GM's Whitacre Steps Down as CEO, Replaced by Akerson
General Motors Co. Chief Executive Officer Ed Whitacre, who led the largest U.S. automaker from bankruptcy to two straight profitable quarters, will step down as CEO on Sept. 1 and be replaced by director Dan Akerson.
Akerson, 61, also will take over the 68-year-old Whitacre’s role as chairman at the end of the year, Detroit-based GM said today. The 6-foot-4-inch Texan nicknamed “Big Ed” joined the automaker in July 2009, the month it emerged from bankruptcy, and replaced Fritz Henderson as CEO in December.
Akerson, a managing director of the Carlyle Group, will take over GM as it works toward freeing itself from the U.S. government’s 61 percent ownership after last year’s $50 billion taxpayer bailout. The company is seeking to raise $12 billion to $16 billion this year in an initial public offering, said a person familiar with the plan.
“Dan Akerson is a very good person to take the company through the IPO,” Rebecca Lindland, an analyst at IHS Automotive, said on Bloomberg television. “While he hasn’t led a traditional manufacturing company before, he certainly has the credentials to lead any company going through changes in its financial structure.”
Akerson has been on GM’s board since July 2009 and previously served as chairman and CEO of XO Communications, Nextel Communications and General Instrument Corp. He currently is on the board of American Express Co.
Changing chief executives now indicates that GM won’t have to do so again in the near future, said Joe Phillippi, principal of AutoTrends Inc., a consulting firm in Short Hills, New Jersey.
“He’s only 61, he’s got a 9- or 10-year run if he opts to stay that long,” Phillippi said.
Whitacre, known for building AT&T Inc. into the biggest U.S. provider of telephone service, had described steering the nation’s largest automaker after bankruptcy as “a public service.”
“Ed’s vision of simplifying the business, of giving people the authority and accountability to do their jobs and keeping them focused on designing, building and selling the world’s best vehicles has served a new GM extremely well,” Akerson said today on a conference call.
GM today reported second-quarter net income of $1.54 billion as vehicle sales and production increased. Profit rose 44 percent from $1.07 billion in the first three months of the year. Revenue increased 44 percent from a year ago to $33.2 billion on growing sales of the Buick Excelle in China and Chevrolet Equinox in the U.S., the company said today in a statement.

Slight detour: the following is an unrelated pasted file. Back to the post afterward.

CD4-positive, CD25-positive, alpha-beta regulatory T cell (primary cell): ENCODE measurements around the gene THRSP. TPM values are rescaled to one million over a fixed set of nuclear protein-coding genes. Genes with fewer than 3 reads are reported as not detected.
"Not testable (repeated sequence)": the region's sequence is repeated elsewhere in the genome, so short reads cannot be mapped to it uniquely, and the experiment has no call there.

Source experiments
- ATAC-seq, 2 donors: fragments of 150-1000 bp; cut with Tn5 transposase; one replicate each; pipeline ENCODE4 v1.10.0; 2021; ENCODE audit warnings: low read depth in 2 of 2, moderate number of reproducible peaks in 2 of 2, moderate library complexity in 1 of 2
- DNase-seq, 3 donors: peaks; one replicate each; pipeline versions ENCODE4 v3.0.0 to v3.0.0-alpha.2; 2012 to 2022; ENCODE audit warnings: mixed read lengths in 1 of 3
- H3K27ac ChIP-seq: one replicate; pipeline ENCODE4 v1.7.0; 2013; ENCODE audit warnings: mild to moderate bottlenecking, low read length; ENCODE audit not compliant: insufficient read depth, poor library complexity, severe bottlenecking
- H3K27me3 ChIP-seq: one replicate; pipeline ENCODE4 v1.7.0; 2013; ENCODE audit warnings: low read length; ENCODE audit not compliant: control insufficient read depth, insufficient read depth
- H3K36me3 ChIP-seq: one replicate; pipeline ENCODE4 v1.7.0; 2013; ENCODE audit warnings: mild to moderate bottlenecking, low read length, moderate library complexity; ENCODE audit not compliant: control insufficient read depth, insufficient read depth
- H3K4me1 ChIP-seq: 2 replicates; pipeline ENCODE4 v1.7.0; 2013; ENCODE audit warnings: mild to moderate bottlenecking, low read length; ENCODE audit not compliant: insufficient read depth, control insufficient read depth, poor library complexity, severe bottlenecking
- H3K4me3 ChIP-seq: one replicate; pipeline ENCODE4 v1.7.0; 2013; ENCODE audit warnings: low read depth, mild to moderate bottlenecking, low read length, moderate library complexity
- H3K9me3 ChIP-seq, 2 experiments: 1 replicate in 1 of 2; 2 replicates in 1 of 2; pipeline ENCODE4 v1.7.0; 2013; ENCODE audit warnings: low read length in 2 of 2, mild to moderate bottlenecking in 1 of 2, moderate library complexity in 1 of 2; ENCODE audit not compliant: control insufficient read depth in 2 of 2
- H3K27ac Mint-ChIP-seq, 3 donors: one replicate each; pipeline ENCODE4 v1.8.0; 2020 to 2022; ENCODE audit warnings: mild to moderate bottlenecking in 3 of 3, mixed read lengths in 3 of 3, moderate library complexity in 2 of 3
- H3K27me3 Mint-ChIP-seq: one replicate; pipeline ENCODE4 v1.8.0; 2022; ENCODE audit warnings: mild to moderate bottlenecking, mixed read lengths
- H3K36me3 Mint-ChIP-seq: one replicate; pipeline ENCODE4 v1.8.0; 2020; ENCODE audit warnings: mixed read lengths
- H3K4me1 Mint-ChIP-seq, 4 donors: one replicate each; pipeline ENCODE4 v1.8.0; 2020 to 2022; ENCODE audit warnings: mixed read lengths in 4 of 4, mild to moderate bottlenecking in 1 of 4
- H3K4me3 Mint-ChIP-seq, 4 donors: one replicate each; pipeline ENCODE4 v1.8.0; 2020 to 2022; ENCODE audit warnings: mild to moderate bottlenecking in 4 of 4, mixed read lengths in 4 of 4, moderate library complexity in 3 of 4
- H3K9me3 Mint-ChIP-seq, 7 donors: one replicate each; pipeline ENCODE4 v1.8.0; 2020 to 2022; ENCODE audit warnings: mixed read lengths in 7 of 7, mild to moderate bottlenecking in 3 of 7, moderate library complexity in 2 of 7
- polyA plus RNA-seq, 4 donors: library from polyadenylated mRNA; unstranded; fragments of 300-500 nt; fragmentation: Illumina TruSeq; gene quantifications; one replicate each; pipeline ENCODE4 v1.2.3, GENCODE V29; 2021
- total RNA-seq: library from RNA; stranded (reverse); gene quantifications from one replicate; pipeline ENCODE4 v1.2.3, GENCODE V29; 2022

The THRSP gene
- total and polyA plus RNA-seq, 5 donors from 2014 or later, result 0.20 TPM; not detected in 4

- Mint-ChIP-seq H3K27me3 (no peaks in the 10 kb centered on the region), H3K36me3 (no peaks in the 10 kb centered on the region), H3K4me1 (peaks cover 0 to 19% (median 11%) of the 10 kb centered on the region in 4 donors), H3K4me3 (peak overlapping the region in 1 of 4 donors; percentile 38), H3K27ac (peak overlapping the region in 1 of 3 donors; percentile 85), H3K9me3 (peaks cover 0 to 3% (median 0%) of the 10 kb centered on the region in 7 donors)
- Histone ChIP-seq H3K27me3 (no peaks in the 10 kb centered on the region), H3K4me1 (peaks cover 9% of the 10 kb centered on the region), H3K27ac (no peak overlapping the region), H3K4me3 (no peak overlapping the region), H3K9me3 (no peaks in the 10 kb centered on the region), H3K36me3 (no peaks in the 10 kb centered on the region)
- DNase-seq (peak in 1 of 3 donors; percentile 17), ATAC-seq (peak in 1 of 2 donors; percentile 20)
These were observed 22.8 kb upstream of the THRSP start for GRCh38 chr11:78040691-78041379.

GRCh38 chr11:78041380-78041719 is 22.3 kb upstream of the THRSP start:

“Results like these make it clear that the new GM is on the right track with good momentum behind us and a bright future ahead of us,” Whitacre said. “And also it gives me a lot of confidence to begin transitioning in new leadership at General Motors.”
Whitacre said GM’s board had been aware that he planned to leave after turning the company around and that he has accomplished what he set out to do.
GM probably will file an IPO registration statement with the U.S. Securities and Exchange Commission tomorrow or possibly by Aug. 16, said a person familiar with the plan who asked not to be named because the discussions are private.
GM’s IPO would be the second-largest in U.S. history, behind Visa Inc.’s $19.7 billion initial offering in March 2008. The company aims to sell a fifth of the Treasury’s stake, reducing the U.S. to a minority owner, two people familiar with the plan said in June.
The government could be completely out of GM “much, much sooner” than the eight years the government had originally anticipated, said Steven Rattner, the former head of President Barack Obama’s automotive task force.
“Given the extraordinary turnaround -- frankly, faster and better than what we had imagined -- I think the IPO could be very successful if the overall markets cooperate,” Rattner said today in an interview on Bloomberg Television’s “InBusiness with Margaret Brennan.”
Still, the offering may be happening “a tad earlier than people would like” and would have been better if GM had more than two profitable quarters in the books, he said.
GM also has obtained a revolving line of credit of as much as $5 billion from a group of at least 15 banks as of last night New York time, said the person. More than half are named in the draft of the document as underwriters, including Morgan Stanley, JPMorgan Chase & Co., Citigroup Inc., Bank of America Corp. and Credit Suisse Group AG.
GM’s 8.375 percent bonds due July 2033 fell 0.25 cents, or 0.7 percent, to 35.25 cents on the dollar at 1:40 p.m. in New York, according to Trace, the bond-pricing service of the Financial Industry Regulatory Authority.
The automaker last month agreed to buy subprime lender AmeriCredit Corp. for $3.5 billion to help it reach more customers with leases and loans to borrowers with faulty credit records. Whitacre had wanted to buy or start a lending arm before a fourth-quarter initial public offering, people familiar with the matter said in May.
Akerson has “been involved in every decision that has been made,” AutoTrends’ Phillippi said. “You can say the management moves at GM are as much his as Ed Whitacre’s.”
Akerson is unlikely to start changing GM’s management and is the “least disruptive” of the changes at the top of GM since March 2009, he said.
One of Akerson’s main tasks will be to turn around the company’s European operations, Phillippi said. The unit posted a $160 million loss in the second quarter after a $506 million loss in the previous three months.
The automaker expects to break even in Europe next year, Chris Liddell, chief financial officer, said during an interview on Bloomberg Television’s “In the Loop.”